Within weeks, President Barack Obama's administration is set to unveil unprecedented emissions limits on power plants across the United States, much to the dismay of many Democratic candidates who are running for election in energy-producing states. Fearful of a political backlash, they wish their fellow Democrat in the White House would hold off until after the voting.
But Obama can't wait that long.
Unlike the Keystone XL oil pipeline, whose review the administration has delayed, probably until after November's elections, the clock is ticking for the power plant rules — the cornerstone of Obama's campaign to curb climate change. Unless he starts now, the rules won't be in place before he leaves office. If they're not set when he leaves, it will be easier for his successor to stop them.
So even though the action could bolster Republican attacks against some of this year's most vulnerable Democrats, the administration is proceeding at full speed. Obama's counselor on climate issues, John Podesta, affirmed that the proposal will be unveiled in early June, just as this year's general election is heating up.
"Having this debate now will only injure Democrats," said Hank Sheinkopf, a longtime Democratic strategist. "Democrats are in trouble."
To be sure, Americans generally support cutting pollution. A Pew Research Center poll late last year found 65 percent of Americans favor "setting stricter emission limits on power plants in order to address climate change," while 30 percent were opposed.
But Democrats are fighting most of their toughest races this year in conservative-leaning states that rely heavily on the energy industry, including Louisiana, Arkansas, Kentucky, West Virginia, Alaska and Montana. Already, conservative groups have spent millions accusing Democrats in those states of supporting energy policies that would impede local jobs and economic development.
Never mind that it's the Obama administration — not House or Senate candidates — drafting the rules. Even when Democrats try to distance themselves from Obama on the issue, Republicans say that's evidence that congressional Democrats are unable to rein in their party's out-of-control president.
Last year, the administration proposed the first-ever carbon dioxide limits on newly built power plants. Climate activists say the next step — rules cracking down on existing plants — is even more critical to curbing the pollutants blamed for global warming.
In contrast to the rules for new plants, the Clean Air Act doesn't let the government regulate emissions from existing plants directly. Instead, the government will issue guidelines for reducing emissions. Then each state will develop its own plan to meet those guidelines.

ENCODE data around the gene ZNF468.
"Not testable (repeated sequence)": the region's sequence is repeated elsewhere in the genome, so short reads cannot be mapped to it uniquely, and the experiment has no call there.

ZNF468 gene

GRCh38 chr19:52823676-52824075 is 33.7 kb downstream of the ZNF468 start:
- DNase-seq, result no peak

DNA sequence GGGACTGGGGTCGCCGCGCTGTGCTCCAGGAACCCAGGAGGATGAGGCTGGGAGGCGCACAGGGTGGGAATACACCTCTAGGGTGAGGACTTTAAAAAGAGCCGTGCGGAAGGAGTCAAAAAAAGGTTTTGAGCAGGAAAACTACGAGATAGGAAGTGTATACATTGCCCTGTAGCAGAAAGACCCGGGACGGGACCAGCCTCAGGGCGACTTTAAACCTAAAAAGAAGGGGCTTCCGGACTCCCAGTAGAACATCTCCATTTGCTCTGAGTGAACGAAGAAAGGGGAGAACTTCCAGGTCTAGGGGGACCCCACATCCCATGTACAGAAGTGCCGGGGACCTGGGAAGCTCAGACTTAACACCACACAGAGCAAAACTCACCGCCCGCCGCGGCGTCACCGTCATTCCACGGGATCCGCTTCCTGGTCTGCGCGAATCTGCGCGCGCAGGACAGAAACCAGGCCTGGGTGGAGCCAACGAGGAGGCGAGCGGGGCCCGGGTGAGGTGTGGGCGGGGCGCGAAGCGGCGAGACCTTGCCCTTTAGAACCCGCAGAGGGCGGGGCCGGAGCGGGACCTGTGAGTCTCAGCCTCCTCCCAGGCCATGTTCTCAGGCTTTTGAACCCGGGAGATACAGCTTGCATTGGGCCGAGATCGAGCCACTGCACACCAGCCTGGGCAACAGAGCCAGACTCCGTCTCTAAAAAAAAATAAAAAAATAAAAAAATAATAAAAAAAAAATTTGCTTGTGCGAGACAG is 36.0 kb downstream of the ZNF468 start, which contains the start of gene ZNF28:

Rolling out such regulations is complicated, and the Environmental Protection Agency is notorious for missing deadlines. There's little wiggle room for delay in the process, as laid out in an executive order Obama signed last year:
In early June the EPA is supposed to propose the overall rule, known as a draft.
Then there's a full year in which the public can comment. The EPA reviews those comments and makes any revisions before finalizing in June 2015.
States then have another full year to submit their implementation plans, by June 2016.
The EPA must then review each plan individually before deciding whether to accept it or force a state back to the drawing board. Expect litigation, especially in Republican-led states that oppose the rules to begin with.
Proposals fall short
Wednesday's announcement comes in the wake of a federal report released Tuesday that included findings expected to be a launching pad for Obama’s climate change policy in the last two years of his presidency.
The report, the National Climate Change Assessment, warns that climate change has the potential to catastrophically affect every aspect of American life, prompting immediate calls for a national response akin to a “wartime effort.”
It outlines dozens of recommendations for reversing the effects of climate change and adapting to the ones already happening.
But many are concerned that, despite Obama’s proposals, not enough will be done to significantly protect Americans from the consequences of climate change.
They point to the Clean Air Act, which experts say fails to take into account science-based emissions-reduction targets.
“The president’s stated goal of reducing emissions from 2005 levels by 17 percent by 2020 is not nearly enough to preserve a livable climate system,” said Julia Olson, an attorney behind a pending federal lawsuit seeking a court-ordered climate recovery plan.
Mary Wood, faculty director at the Environmental and Natural Resources Law Program at the University of Oregon, partly blames the fossil fuel industry for politicizing climate change and thwarting government efforts to combat the problem.
“The fossil fuel industry has a vice grip on two branches of government through campaign financing. Two branches won’t act because it’s politically not in their interests,” she said.
For every $1 the fossil fuel industry spends on campaign contributions and lobbying, it gets back $59 in subsidies, according to Oil Change International, an environmental advocacy group.
Scientists believe the window for action on climate change is rapidly closing.
Experts have warned for years that without drastic action, the world’s ecosystems will dramatically change, with drought, food shortages, extreme weather and increased public health problems becoming the new normal.
The recommendations contained in the federal report are a good first step, Wood said, but she added that "it's dangerous at this point to think that incremental action will work."
Al Jazeera and The Associated Press. Amel Ahmed and Peter Moskowtiz contributed to this report.